Small crew of software and design guys working out of a former WW2 Tank Factory. Our focus is gaming but we make movies, software, websites and design...
Partner at Haley Strategic, designing products, creative and training programs. Shop designer at Echelon Software, currently cranking on a new isometric Black Powder, Red Earth game. My first graphic novel series(BPRE) available on Amazon. Working on a sequel and a new non-fiction book. Current graphics and vocals for Gridlink(as seen on Homeland >o<). Former singer of Discordance Axis and Hayaino Daisuki.
Short blog, just relaying a few thoughts...
Having just about beat the new Battlefield 3 campaign, it's never been clearer that there's some things that I have loved and hated about games since the PSX era.
Story can give so much context and meaning to an experience. Games with great stories compel me to finish them, and in the case of Red Dead Redemption, replay them to 100% completion repeatedly. However, they can really kill a game as well, which they do more often than not for me as the writing, voice acting and camera work is amateurish at best.
It's often in the name of this amateurish writing that we end up with story lines designed more to highlight special effects that the engine produces rather than create emotional crescendos.
Speaking of amateur, the use of twists in plot are about as heavy handed as the stock levels that always make their way into most action games these days. I don't know how many different ways the same missions will be slightly reskinned, but I am pretty tired of crawling past a patrol if you catch my drift. This ends up infecting gameplay and then we get a snoozer.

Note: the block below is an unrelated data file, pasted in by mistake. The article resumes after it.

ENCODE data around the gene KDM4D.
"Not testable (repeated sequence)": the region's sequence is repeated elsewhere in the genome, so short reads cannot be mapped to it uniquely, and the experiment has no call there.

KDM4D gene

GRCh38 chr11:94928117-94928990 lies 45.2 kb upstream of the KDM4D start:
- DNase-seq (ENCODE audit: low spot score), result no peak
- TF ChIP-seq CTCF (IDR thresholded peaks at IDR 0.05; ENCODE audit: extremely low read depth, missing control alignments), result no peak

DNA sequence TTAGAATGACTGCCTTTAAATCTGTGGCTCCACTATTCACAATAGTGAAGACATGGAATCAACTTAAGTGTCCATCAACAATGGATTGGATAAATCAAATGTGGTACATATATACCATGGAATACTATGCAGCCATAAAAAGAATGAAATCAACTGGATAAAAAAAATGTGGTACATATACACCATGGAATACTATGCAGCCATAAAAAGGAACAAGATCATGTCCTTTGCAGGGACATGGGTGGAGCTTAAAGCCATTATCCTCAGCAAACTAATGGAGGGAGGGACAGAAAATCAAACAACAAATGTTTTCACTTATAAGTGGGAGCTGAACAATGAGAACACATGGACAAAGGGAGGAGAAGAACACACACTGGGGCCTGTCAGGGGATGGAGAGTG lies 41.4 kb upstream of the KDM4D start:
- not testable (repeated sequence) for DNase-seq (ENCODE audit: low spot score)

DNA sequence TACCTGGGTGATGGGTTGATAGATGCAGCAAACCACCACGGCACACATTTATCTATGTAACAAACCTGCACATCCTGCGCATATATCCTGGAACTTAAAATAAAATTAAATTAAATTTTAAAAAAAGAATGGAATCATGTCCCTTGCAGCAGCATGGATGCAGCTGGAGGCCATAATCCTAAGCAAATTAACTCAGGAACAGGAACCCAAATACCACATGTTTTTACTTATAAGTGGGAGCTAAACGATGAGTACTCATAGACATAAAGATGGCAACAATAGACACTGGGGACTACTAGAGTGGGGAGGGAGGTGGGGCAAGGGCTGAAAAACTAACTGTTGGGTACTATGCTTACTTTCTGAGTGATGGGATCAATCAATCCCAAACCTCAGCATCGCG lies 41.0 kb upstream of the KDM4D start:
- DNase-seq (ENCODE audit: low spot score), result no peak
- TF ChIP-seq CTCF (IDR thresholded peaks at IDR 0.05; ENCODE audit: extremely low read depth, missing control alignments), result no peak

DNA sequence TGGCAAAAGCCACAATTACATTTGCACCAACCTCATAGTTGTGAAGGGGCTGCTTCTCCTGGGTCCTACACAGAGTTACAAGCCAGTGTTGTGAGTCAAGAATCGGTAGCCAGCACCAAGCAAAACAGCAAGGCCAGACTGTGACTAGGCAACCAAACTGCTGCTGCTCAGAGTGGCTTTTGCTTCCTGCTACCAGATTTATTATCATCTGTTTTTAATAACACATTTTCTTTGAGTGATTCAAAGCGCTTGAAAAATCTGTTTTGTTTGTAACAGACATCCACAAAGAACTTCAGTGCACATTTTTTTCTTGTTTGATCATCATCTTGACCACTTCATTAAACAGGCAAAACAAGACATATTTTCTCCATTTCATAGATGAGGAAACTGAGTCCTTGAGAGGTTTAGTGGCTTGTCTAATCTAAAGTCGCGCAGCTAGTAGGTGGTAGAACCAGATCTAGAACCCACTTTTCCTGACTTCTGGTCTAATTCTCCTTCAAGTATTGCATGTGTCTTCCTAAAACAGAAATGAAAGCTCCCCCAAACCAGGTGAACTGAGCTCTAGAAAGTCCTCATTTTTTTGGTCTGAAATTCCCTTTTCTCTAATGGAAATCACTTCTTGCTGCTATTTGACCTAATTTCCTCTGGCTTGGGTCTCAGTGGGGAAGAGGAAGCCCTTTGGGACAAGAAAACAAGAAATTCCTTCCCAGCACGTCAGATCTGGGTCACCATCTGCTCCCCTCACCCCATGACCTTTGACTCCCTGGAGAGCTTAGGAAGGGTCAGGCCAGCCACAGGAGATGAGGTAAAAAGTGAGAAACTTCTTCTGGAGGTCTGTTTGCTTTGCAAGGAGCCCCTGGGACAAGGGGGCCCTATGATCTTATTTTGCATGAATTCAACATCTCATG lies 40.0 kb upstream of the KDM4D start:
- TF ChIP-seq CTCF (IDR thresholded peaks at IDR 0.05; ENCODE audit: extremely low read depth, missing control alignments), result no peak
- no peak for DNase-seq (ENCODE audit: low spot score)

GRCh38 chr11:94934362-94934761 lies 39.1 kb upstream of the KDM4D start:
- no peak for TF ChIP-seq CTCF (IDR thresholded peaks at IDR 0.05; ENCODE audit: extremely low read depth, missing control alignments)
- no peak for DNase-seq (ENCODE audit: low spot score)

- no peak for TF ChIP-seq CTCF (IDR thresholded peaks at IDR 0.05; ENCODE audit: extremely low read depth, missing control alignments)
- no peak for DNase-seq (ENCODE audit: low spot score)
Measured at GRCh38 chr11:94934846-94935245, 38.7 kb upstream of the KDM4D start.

And lastly, stories that make no sense. I mean seriously. No damn sense at all. This goes back to the same damn levels being in every game. The prison break, the secret underground base, the snow level, the desert level, blah blah blah.
I just expect more from the creative people who are given the opportunity to create narratives than to check off a bunch of boxes, collect a check and call it done. When Sakaguchi crafted Final Fantasy VII, he did it with intent. It's not a preachy thing, but very personal. I believe he was coping with the death of his Mother and the game reflects that. It's got humanity. Stories don't have to have that, my books are all about humanity being stripped away from people and how they act under those conditions...He also said, that games could rob people of control if they forced too many sounds and images on them. They spent a lot of time researching how to make the players feel interactively involved in the games. It's a shame such wisdom was lost on his successors and so many others in the industry.
For myself, at a certain point I decide that I would make a game in the same way that board games are a game. The stories will be for the players to create. I would create systems and give the players the raw material to be creative within that. For now, my stories will be told in books and films :)